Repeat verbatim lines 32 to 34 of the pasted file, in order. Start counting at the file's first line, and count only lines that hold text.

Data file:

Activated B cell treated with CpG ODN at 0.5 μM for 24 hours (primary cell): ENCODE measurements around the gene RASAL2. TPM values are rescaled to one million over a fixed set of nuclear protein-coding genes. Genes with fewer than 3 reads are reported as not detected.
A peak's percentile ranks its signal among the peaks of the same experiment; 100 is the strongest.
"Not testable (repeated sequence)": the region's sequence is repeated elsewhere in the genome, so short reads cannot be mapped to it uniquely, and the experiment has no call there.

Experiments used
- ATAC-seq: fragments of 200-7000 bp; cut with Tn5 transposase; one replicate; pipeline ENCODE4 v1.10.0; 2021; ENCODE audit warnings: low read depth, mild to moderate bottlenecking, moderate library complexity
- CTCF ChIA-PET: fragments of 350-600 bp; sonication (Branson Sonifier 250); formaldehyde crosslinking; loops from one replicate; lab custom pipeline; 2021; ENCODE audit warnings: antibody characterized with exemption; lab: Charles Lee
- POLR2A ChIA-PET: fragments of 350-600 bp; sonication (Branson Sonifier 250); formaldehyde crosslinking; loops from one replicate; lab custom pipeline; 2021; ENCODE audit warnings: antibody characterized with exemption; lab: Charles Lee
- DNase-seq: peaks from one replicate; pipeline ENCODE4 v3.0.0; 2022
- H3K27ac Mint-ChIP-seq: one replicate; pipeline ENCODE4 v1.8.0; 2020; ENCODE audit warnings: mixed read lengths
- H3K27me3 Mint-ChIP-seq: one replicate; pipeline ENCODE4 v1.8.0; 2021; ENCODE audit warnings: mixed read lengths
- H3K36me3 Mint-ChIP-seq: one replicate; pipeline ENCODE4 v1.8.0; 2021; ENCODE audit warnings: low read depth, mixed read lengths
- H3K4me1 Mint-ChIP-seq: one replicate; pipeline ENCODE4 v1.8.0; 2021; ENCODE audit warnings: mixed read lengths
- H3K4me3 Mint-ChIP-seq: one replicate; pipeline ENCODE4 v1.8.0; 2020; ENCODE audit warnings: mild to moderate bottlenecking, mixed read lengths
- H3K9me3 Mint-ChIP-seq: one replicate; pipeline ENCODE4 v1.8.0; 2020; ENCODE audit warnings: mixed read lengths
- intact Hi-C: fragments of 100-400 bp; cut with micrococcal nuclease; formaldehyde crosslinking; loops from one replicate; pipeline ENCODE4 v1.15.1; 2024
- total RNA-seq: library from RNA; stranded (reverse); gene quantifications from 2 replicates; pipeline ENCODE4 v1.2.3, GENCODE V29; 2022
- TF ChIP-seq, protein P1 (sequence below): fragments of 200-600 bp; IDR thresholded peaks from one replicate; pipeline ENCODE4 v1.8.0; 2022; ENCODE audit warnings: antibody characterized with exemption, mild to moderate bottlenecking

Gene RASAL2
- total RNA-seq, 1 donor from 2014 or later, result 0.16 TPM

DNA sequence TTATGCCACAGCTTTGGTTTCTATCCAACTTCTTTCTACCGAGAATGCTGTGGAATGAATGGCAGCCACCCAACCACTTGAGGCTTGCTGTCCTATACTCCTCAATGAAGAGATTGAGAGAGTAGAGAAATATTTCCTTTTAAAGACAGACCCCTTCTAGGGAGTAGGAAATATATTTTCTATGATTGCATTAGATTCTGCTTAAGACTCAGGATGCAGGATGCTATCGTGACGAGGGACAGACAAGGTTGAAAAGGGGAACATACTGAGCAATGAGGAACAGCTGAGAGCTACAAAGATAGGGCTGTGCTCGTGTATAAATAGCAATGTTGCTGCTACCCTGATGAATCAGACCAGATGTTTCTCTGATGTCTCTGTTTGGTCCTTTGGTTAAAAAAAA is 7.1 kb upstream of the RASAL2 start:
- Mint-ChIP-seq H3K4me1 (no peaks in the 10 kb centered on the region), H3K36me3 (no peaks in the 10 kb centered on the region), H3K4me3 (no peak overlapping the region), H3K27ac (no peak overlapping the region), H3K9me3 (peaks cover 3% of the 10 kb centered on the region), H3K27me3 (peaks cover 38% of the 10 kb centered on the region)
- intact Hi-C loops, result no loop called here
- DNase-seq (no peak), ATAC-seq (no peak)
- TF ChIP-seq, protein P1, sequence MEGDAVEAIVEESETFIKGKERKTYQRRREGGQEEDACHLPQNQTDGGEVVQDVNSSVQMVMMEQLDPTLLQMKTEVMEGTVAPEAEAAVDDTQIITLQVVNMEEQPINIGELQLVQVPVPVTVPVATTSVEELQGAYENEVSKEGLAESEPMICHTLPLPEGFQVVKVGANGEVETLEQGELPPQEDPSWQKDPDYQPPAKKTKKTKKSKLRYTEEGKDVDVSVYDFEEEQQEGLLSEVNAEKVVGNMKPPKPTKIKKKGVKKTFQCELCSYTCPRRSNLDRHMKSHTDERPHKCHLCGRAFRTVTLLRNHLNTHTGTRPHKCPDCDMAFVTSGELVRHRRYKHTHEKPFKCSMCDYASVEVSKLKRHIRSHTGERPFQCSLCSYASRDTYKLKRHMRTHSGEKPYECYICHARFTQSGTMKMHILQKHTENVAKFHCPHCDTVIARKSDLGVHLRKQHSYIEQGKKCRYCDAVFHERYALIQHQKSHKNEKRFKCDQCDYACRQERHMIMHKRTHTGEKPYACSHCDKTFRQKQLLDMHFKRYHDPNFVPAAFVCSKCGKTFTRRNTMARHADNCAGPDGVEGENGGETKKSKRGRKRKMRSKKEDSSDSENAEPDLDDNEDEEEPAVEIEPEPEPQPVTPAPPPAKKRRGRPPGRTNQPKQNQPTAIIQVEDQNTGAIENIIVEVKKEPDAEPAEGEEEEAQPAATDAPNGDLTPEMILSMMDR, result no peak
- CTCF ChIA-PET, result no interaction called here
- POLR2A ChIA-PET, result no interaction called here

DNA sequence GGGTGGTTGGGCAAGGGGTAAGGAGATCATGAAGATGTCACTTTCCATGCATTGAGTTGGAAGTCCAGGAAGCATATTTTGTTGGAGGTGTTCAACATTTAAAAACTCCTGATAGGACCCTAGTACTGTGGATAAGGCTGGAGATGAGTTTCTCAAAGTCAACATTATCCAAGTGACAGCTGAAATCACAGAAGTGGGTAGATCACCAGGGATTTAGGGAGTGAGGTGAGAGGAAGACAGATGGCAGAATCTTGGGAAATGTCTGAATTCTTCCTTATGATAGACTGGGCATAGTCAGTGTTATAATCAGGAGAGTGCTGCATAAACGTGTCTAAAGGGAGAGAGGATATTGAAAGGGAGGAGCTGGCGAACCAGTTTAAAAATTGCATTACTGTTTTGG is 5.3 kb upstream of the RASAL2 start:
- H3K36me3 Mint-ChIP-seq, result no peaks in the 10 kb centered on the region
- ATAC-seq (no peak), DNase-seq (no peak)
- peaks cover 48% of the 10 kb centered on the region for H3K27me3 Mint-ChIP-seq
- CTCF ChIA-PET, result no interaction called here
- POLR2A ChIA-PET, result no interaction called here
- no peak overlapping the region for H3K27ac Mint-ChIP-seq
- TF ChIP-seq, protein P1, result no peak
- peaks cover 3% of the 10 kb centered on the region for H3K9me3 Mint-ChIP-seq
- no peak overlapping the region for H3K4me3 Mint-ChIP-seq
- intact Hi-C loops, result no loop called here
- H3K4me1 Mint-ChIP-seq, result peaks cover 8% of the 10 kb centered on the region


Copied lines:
- POLR2A ChIA-PET, result no interaction called here
- no peak overlapping the region for H3K27ac Mint-ChIP-seq
- TF ChIP-seq, protein P1, result no peak